Suffice it to say, Audi's been garnering loads of press these past weeks for its e-tron vehicles. Hot on the heels of its recent, R18 e-tron-led victory at the 24-hour Le Mans, the automaker has set a world-record for production EVs at Germany's Nürburgring. Using an all-electric R8 production model, driver Markus Winkelhock zipped around the 12.92-mile course with a lap time of 8:09.099. For comparison's sake, the fastest lap by a gasoline-powered production car of about seven minutes and
57 12 seconds is currently held by the Gumpert Apollo Sport -- which just-so-happens to use an 700 hp (515 kW) Audi V8 motor. According to Audi, the R8 used is essentially identical to what will be released to the public later this year, featuring two electric motors that pump out 280kW of power and 820Nm of torque. That said, Autoblog notes that its limiter was set to 155 mph (250 kph) -- when you can buy one it'll be set to top out at 125 mph (200 kph). Hit up the press release after the break for all the details.
Update: We incorrectly mixed up mph with kph on the max speeds. We've adjusted the numbers.
World record for the Audi R8 e-tron: with 8:09.099 minutes at the Nürburgring
- Superior peak performance for electric-drive production vehicles
- Racing driver Markus Winkelhock piloted the new electric sports car with 280 kW output
- Michael Dick: "To us, electric mobility means dynamics and driving pleasure"
The future of electric mobility at Audi is highly dynamic: The R8 e-tron has set a world record for a production vehicle with an electric drive system on the Nürburgring Nordschleife – the toughest test track in the world. Racing driver Markus Winkelhock piloted the high-performance, all-electric-drive sports car around the demanding 20.8-kilometer (12.92-mile) track in 8:09.099 minutes. With this Audi has achieved yet another milestone in its history, following overall wins at the 24-hour races at the Nürburgring and Le Mans.
"The R8 e-tron has given a magnificent demonstration of its potential on the toughest race track in the world," said Michael Dick, AUDI AG Board Member for Technical Development. Dick, who completed a fast lap himself in the R8 e-tron, added: "The record-setting drive confirmed that we are on the right track. To us, electric mobility has never been about sacrifice, but rather is about emotion, sportiness and driving pleasure."
A comparison with the current record lap driven by a combustion engined production car shows just how impressive the 8:09.099-minute time really is. The record time of 7:11.57 minutes was achieved with a Gumpert Apollo Sport, which is powered by a 515 kW (700 hp) Audi V8 gasoline engine.
The drive system of the Audi R8 e-tron that Markus Winkelhock drove to the world record corresponds in every detail with that of the production model that will come on the market at the end of the year. Both of the car's electric motors generate an output of 280 kW and 820 Nm of torque; more than 4,900 Nm (3,614.05 lb-ft) are distributed to the rear wheels nearly from a standing start.
The Audi R8 e-tron accelerates from zero to 0 to 100 km/h (62.14 mph) in just 4.6 seconds. Its top speed is normally limited to 200 km/h (124.27 mph); 250 km/h (155.34 mph) was approved for the record-setting lap.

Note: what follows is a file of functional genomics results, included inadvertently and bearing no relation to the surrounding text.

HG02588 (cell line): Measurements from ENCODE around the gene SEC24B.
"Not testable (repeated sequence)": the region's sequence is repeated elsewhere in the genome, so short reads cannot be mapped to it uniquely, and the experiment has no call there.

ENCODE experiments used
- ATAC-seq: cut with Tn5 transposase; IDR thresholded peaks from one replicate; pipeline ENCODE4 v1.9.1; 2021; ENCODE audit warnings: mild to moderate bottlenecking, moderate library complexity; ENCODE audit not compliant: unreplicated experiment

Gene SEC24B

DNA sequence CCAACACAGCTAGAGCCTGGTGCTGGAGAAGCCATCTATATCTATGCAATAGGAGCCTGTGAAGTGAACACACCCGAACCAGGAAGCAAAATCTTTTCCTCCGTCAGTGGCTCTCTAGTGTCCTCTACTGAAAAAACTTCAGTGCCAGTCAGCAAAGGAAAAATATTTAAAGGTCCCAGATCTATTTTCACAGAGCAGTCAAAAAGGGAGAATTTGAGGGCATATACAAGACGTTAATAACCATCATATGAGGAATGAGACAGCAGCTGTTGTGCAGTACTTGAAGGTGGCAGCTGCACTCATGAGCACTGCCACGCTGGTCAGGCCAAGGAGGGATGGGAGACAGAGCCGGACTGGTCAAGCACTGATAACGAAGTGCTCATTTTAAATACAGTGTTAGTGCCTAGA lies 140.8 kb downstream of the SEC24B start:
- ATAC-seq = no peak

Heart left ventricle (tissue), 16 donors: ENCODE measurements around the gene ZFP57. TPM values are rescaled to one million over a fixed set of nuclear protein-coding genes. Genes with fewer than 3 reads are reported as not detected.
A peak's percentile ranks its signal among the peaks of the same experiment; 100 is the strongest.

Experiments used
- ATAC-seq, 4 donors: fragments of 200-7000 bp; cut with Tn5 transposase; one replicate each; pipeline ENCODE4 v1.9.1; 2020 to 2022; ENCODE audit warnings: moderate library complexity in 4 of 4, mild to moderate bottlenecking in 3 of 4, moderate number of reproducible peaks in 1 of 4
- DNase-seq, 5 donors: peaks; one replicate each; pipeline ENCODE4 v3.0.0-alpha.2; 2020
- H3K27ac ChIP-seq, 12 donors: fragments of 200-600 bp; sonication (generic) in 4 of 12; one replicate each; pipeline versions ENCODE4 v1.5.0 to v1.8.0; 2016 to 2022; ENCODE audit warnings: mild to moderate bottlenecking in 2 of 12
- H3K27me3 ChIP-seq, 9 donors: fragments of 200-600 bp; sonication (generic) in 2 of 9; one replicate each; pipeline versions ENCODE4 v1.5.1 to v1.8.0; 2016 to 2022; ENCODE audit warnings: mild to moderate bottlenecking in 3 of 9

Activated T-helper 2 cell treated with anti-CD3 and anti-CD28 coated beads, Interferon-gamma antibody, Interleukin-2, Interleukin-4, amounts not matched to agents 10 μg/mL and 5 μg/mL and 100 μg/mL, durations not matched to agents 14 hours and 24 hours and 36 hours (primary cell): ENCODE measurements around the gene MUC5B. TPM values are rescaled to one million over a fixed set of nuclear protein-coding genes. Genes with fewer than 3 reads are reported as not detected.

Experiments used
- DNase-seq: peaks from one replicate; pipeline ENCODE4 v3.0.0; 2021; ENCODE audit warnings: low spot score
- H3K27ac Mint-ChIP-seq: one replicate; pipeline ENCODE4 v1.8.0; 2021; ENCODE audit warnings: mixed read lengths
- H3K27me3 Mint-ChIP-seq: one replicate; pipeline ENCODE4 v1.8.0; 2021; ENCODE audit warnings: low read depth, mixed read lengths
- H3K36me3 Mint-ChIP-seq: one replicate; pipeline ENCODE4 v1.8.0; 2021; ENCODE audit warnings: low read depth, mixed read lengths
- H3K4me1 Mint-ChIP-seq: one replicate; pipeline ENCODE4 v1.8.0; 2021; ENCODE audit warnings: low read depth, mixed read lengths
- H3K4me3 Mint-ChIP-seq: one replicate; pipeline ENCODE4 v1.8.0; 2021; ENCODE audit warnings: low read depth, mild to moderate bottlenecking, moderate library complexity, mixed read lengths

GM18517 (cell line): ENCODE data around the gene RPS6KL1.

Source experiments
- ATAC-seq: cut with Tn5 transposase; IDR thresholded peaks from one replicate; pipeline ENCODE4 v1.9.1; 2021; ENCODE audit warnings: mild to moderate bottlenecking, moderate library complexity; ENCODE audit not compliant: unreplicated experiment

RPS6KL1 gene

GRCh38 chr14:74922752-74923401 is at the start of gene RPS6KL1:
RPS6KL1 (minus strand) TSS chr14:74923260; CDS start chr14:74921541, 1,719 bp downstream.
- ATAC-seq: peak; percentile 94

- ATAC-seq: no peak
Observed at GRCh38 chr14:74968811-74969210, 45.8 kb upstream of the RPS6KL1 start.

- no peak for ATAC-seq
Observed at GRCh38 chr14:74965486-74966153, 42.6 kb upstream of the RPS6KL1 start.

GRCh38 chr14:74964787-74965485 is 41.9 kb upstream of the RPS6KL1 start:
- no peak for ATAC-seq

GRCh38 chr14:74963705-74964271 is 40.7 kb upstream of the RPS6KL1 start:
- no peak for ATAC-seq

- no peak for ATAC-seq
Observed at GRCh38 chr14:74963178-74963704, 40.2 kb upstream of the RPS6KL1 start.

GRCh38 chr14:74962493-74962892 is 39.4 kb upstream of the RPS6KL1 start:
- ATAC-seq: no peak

The R8 e-tron's rechargeable lithium-ion battery stores 49 KWh of energy – enough for a distance of about 215 kilometers (133.59 miles). Its "T" shape allows it to be installed in the center tunnel and in the area between the passenger compartment and the rear axle. It is charged by energy recovery during coasting and braking. The ultralight car body of the Audi R8 e-tron is made primarily of aluminum, along with CFRP components; this is a main reason why the high-performance sports car weighs just 1,780 kilograms (3,924.23 lb), despite the large battery.
In order to further underscore the production-relevance of the R8 e-tron and the capability of its drive technology, Audi has set another record on the Nordschleife in addition to the single lap record time. Immediately afterwards, Markus Winkelhock drove two fast laps in one go in a second R8 e-tron that was limited to 200 km/h (124.27 mph). At 8:30.873 and 8:26.096 minutes, both laps were well under the important nine-minute threshold.
"The record drives were a fantastic experience for me," said Markus Winkelhock. The 32-year-old, who lives near Stuttgart, has a high standard for comparison – the Audi R8 LMS ultra, in which he, along with Marc Basseng, Christopher Haase and Frank Stippler, won the 24-hour race at the Nürburgring a few weeks ago.
"Of course, the R8 e-tron is a production car, not a racing car with the assistance of aerodynamics," Winkelhock emphasized. "But with its low center of gravity and rear biased weight distribution, it brings with it a lot of sporty qualities. The torque with which the electric motors propel the car uphill beats everything that I know – even if they make hardly any noise in the process, which at the start was really a completely new experience for me. In places where I really need traction, the torque vectoring – the displacement of the torque between the powered wheels – really helps me."
Michael Dick proudly summed up events after the record-setting drive at the Nürburgring. "Within just a few weeks we've taken on some big challenges and in the process we've shown that we are at the forefront with all of our drive concepts," he said, adding:"We won the 24-hour race at the Nürburgring in May in the Audi R8 LMS ultra with a ten-cylinder engine.
In mid-June we triumphed at the 24 Hours of Le Mans with the Audi R18 e-tron quattro – the first overall victory for a hybrid-electric vehicle in the toughest race in the world. And now we've set another record with the all-electric-drive R8 e-tron on the most demanding track there is."